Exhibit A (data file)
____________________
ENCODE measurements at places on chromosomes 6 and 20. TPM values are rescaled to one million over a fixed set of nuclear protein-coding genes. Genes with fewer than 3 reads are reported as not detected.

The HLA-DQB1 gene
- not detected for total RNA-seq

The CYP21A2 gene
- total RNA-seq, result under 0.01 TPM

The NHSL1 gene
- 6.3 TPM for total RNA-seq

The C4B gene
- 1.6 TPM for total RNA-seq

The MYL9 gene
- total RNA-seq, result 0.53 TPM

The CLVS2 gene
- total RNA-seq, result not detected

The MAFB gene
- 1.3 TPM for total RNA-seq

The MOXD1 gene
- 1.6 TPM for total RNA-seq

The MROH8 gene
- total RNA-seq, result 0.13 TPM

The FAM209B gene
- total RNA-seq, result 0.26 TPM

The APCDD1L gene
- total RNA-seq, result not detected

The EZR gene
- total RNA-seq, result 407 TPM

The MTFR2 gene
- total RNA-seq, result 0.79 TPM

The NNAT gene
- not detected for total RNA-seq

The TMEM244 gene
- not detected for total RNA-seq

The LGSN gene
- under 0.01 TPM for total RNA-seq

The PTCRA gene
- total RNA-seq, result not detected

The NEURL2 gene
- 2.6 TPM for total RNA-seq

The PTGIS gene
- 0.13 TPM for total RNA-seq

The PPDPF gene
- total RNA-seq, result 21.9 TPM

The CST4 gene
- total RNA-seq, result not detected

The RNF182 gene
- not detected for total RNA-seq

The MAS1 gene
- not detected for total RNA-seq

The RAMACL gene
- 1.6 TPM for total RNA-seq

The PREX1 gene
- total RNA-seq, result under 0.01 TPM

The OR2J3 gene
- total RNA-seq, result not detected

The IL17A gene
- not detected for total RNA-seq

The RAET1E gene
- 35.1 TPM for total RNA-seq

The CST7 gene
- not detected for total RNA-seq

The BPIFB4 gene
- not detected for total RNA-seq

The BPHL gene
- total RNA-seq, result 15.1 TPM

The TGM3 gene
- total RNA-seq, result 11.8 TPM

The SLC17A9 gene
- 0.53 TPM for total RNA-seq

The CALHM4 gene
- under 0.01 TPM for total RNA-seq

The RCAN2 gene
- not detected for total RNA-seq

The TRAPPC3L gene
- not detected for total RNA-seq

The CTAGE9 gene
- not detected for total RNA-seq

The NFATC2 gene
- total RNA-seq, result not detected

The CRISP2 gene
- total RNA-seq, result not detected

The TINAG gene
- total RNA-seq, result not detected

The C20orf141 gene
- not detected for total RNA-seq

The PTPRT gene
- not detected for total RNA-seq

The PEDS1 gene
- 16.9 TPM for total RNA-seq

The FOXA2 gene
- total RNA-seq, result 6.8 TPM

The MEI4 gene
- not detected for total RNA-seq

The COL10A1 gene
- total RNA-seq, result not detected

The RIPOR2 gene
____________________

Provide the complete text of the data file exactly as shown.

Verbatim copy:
ENCODE measurements at places on chromosomes 6 and 20. TPM values are rescaled to one million over a fixed set of nuclear protein-coding genes. Genes with fewer than 3 reads are reported as not detected.

The HLA-DQB1 gene
- not detected for total RNA-seq

The CYP21A2 gene
- total RNA-seq, result under 0.01 TPM

The NHSL1 gene
- 6.3 TPM for total RNA-seq

The C4B gene
- 1.6 TPM for total RNA-seq

The MYL9 gene
- total RNA-seq, result 0.53 TPM

The CLVS2 gene
- total RNA-seq, result not detected

The MAFB gene
- 1.3 TPM for total RNA-seq

The MOXD1 gene
- 1.6 TPM for total RNA-seq

The MROH8 gene
- total RNA-seq, result 0.13 TPM

The FAM209B gene
- total RNA-seq, result 0.26 TPM

The APCDD1L gene
- total RNA-seq, result not detected

The EZR gene
- total RNA-seq, result 407 TPM

The MTFR2 gene
- total RNA-seq, result 0.79 TPM

The NNAT gene
- not detected for total RNA-seq

The TMEM244 gene
- not detected for total RNA-seq

The LGSN gene
- under 0.01 TPM for total RNA-seq

The PTCRA gene
- total RNA-seq, result not detected

The NEURL2 gene
- 2.6 TPM for total RNA-seq

The PTGIS gene
- 0.13 TPM for total RNA-seq

The PPDPF gene
- total RNA-seq, result 21.9 TPM

The CST4 gene
- total RNA-seq, result not detected

The RNF182 gene
- not detected for total RNA-seq

The MAS1 gene
- not detected for total RNA-seq

The RAMACL gene
- 1.6 TPM for total RNA-seq

The PREX1 gene
- total RNA-seq, result under 0.01 TPM

The OR2J3 gene
- total RNA-seq, result not detected

The IL17A gene
- not detected for total RNA-seq

The RAET1E gene
- 35.1 TPM for total RNA-seq

The CST7 gene
- not detected for total RNA-seq

The BPIFB4 gene
- not detected for total RNA-seq

The BPHL gene
- total RNA-seq, result 15.1 TPM

The TGM3 gene
- total RNA-seq, result 11.8 TPM

The SLC17A9 gene
- 0.53 TPM for total RNA-seq

The CALHM4 gene
- under 0.01 TPM for total RNA-seq

The RCAN2 gene
- not detected for total RNA-seq

The TRAPPC3L gene
- not detected for total RNA-seq

The CTAGE9 gene
- not detected for total RNA-seq

The NFATC2 gene
- total RNA-seq, result not detected

The CRISP2 gene
- total RNA-seq, result not detected

The TINAG gene
- total RNA-seq, result not detected

The C20orf141 gene
- not detected for total RNA-seq

The PTPRT gene
- not detected for total RNA-seq

The PEDS1 gene
- 16.9 TPM for total RNA-seq

The FOXA2 gene
- total RNA-seq, result 6.8 TPM

The MEI4 gene
- not detected for total RNA-seq

The COL10A1 gene
- total RNA-seq, result not detected

The RIPOR2 gene